Germany’s Roman Catholic bishops on Wednesday canceled a study into the sexual abuse of minors by priests, prompting the investigator to accuse them of trying to censor what was to be a major report on the scandals.
The independent study, examining church files that sometimes date to 1945, was meant to shed light on undiscovered cases after about 600 people filed claims against priests in 2010 following a wave of revelations of sexual abuse. The German scandals were part of a series of abuse scandals that also shook the Catholic Church in Ireland, Belgium, the Netherlands and the United States, forcing Pope Benedict XVI to issue a public apology.
Bishop Stephan Ackermann, a spokesman on abuse issues for the German Bishops’ Conference, said that the hierarchy had lost confidence in the researcher, Christian Pfeiffer, a criminologist, and that it would look for another specialist for the study.
“We will have to find a new partner,” Bishop Ackermann said in a statement that blamed Mr. Pfeiffer’s “communications behavior with church officials” for the breakdown.
Mr. Pfeiffer told German Radio that the bishops wanted to change previously agreed-upon guidelines for the project to include a final veto over publishing its results, which he could not accept.
Officials made “an attempt to turn the whole contract towards censorship and stronger control by the church,” said Mr. Pfeiffer, head of the Criminological Research Institute of Lower Saxony.
One lay Catholic organization, known as the International Movement We Are Church, called the decision “a devastating signal for the credibility of the church leadership” that showed the bishops could not accept an independent inquiry into the scandals. The German justice minister, Sabine Leutheusser-Schnarrenberger, said that the church’s effort to clear up the scandals should not end in “a halfhearted inventory.”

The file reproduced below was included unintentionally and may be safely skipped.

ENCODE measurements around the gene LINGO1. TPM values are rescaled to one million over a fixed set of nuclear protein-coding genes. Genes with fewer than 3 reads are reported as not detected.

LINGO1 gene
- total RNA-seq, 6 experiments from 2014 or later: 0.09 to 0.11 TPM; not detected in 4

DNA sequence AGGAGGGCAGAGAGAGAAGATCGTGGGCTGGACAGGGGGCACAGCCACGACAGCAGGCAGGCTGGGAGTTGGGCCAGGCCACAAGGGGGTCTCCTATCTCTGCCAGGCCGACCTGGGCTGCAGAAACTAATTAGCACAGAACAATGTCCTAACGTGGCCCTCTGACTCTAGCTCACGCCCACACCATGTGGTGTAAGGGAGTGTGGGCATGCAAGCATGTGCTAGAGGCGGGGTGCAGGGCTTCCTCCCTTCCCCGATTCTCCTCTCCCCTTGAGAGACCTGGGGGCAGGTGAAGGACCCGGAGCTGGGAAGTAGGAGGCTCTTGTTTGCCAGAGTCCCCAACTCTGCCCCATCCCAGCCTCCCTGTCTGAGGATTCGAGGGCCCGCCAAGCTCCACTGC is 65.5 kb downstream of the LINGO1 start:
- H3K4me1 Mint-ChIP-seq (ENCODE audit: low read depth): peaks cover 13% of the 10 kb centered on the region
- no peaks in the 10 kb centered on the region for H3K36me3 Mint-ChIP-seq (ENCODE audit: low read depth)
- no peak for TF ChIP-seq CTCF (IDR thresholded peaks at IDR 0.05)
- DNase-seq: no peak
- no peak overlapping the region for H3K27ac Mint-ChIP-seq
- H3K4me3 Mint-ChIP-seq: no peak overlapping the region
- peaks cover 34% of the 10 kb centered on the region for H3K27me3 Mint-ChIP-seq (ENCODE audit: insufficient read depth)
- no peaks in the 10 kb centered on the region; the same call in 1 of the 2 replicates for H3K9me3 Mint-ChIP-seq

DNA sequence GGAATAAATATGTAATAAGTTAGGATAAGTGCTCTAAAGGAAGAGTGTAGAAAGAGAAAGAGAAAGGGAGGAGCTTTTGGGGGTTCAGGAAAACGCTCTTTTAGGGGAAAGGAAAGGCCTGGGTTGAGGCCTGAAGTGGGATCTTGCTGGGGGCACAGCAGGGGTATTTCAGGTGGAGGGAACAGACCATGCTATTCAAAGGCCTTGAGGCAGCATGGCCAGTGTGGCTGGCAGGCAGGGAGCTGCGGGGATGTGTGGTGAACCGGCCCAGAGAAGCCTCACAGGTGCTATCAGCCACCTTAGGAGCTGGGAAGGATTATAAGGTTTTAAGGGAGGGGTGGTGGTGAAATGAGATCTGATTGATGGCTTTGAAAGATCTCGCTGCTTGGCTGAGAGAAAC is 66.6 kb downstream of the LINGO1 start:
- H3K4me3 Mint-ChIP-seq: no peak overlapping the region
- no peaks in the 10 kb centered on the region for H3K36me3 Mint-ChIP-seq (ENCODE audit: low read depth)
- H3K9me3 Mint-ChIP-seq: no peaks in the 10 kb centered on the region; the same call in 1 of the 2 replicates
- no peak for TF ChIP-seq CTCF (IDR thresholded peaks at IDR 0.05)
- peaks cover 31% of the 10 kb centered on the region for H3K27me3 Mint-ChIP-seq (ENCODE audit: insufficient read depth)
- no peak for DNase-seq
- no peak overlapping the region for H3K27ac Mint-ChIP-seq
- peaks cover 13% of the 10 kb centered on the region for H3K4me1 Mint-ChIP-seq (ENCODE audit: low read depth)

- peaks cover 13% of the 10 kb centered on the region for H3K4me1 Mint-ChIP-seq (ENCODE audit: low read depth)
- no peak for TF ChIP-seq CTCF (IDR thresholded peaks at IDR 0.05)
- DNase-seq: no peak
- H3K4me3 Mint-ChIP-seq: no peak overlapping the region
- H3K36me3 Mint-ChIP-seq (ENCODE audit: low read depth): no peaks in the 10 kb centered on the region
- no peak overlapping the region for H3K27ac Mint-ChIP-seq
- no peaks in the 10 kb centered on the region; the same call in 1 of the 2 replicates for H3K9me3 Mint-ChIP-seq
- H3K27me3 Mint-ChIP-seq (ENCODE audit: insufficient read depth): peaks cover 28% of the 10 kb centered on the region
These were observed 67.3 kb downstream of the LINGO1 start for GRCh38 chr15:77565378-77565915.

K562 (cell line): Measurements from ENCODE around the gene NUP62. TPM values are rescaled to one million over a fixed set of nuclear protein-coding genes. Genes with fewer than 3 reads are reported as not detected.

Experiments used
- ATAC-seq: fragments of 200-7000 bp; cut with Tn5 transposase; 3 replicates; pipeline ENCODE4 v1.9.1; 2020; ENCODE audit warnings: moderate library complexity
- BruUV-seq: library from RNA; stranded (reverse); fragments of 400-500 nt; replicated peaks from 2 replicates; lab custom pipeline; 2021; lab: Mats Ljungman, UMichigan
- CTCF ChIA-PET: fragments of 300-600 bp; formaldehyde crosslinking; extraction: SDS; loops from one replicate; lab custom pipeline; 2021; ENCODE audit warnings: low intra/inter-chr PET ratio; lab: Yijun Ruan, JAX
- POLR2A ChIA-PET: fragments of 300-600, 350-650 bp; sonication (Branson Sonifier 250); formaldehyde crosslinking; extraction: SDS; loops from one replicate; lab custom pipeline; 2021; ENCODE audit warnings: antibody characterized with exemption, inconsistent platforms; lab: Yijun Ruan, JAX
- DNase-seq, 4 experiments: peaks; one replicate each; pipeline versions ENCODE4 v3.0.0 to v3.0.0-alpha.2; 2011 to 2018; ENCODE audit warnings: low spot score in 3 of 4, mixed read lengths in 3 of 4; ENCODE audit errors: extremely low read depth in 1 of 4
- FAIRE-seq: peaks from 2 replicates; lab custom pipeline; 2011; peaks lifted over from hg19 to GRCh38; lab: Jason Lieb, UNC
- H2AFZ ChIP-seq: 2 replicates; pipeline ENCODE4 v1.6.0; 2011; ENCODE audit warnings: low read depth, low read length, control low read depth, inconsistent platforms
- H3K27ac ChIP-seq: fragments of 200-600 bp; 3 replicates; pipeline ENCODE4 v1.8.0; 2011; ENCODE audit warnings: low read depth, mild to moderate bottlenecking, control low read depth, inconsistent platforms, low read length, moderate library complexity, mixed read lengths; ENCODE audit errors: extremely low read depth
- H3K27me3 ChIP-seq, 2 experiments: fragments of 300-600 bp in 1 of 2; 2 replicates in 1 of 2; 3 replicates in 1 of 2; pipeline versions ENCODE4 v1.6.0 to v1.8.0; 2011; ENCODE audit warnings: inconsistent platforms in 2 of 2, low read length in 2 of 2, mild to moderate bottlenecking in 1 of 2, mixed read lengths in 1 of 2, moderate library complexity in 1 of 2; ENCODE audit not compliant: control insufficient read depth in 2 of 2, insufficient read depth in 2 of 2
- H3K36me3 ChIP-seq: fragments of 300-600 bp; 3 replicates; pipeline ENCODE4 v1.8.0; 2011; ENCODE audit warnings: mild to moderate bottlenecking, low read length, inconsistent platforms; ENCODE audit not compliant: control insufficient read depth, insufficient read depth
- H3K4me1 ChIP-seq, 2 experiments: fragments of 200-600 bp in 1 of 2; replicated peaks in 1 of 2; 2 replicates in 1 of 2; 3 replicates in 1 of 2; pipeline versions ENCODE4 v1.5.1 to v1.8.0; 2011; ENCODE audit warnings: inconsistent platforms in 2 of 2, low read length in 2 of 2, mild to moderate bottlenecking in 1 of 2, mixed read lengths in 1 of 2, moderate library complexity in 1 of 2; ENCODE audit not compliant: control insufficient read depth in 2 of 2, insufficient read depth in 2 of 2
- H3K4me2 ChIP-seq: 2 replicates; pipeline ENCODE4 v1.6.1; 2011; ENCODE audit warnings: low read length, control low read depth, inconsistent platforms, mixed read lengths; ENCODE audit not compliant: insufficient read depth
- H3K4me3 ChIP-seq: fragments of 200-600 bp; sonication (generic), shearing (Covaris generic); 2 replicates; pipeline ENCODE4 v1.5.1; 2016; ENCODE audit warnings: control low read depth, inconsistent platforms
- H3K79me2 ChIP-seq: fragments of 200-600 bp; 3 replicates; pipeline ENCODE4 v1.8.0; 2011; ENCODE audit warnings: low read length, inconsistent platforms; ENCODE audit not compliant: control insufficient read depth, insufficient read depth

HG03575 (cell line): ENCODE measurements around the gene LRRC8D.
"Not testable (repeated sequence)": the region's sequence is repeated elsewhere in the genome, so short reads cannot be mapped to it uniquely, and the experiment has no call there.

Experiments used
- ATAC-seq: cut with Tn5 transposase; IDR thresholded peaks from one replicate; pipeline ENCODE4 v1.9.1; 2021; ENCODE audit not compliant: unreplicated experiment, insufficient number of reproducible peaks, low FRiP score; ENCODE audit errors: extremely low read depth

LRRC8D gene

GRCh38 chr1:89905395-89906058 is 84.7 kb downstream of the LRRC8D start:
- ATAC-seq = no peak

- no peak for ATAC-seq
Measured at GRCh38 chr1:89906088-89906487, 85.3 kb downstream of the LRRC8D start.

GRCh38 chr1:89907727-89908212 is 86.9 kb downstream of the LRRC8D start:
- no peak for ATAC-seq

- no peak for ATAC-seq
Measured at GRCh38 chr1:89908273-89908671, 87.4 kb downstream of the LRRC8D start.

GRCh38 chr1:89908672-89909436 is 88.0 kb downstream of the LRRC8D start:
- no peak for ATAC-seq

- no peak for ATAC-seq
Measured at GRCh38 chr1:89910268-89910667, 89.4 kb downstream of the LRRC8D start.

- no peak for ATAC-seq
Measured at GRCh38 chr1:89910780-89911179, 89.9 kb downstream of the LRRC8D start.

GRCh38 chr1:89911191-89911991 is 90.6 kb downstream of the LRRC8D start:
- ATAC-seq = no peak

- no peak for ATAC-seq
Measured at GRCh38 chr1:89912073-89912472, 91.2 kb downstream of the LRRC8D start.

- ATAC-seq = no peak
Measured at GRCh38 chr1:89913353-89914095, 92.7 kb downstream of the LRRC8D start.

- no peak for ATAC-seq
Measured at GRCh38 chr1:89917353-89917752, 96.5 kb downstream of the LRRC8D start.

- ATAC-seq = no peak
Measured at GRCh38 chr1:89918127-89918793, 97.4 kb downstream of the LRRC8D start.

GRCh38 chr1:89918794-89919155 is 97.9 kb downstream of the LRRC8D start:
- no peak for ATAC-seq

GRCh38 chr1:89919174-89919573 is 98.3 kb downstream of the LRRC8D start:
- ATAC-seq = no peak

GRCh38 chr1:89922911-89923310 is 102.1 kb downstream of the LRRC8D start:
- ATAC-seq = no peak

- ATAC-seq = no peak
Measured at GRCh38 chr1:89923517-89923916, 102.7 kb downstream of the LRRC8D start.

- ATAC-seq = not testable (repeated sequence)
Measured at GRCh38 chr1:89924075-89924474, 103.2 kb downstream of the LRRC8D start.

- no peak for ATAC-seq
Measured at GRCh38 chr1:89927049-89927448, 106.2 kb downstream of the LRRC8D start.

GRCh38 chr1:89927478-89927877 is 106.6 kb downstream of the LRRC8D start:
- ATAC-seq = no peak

“It’s high time that the Catholic Church opened up and let outside experts look at its archives,” she told the Sueddeutsche Zeitung newspaper.
Investigations into the records of priests accused of molesting children have been conducted in recent years in other countries, sometimes with devastating results for the reputation of the church involved.
Ireland was shocked when several inquiries conducted by the government revealed widespread abuse and a pattern of secrecy to cover them up. Three bishops resigned as a result. An official Dutch report said that up to 20,000 children had been sexually abused in Catholic orphanages, boarding schools and seminaries between 1945 and 2010.
A commission set up by the Belgian church received 475 reports of abuse before its premises were raided in 2010 by the police seeking evidence for possible criminal cases against predator priests. It reported 13 victims had been driven to suicide.
Revelations of sexual abuse cases in the United States starting in the 1990s led to a wave of court cases, costing the church $2 billion in settlements.
Speaking to German Radio, Bishop Ackermann said the bishops feared that Mr. Pfeiffer would publish results without their permission. “We weren’t trying to hold things back,” he said. “We want a similar project to go ahead.”
© The New York Times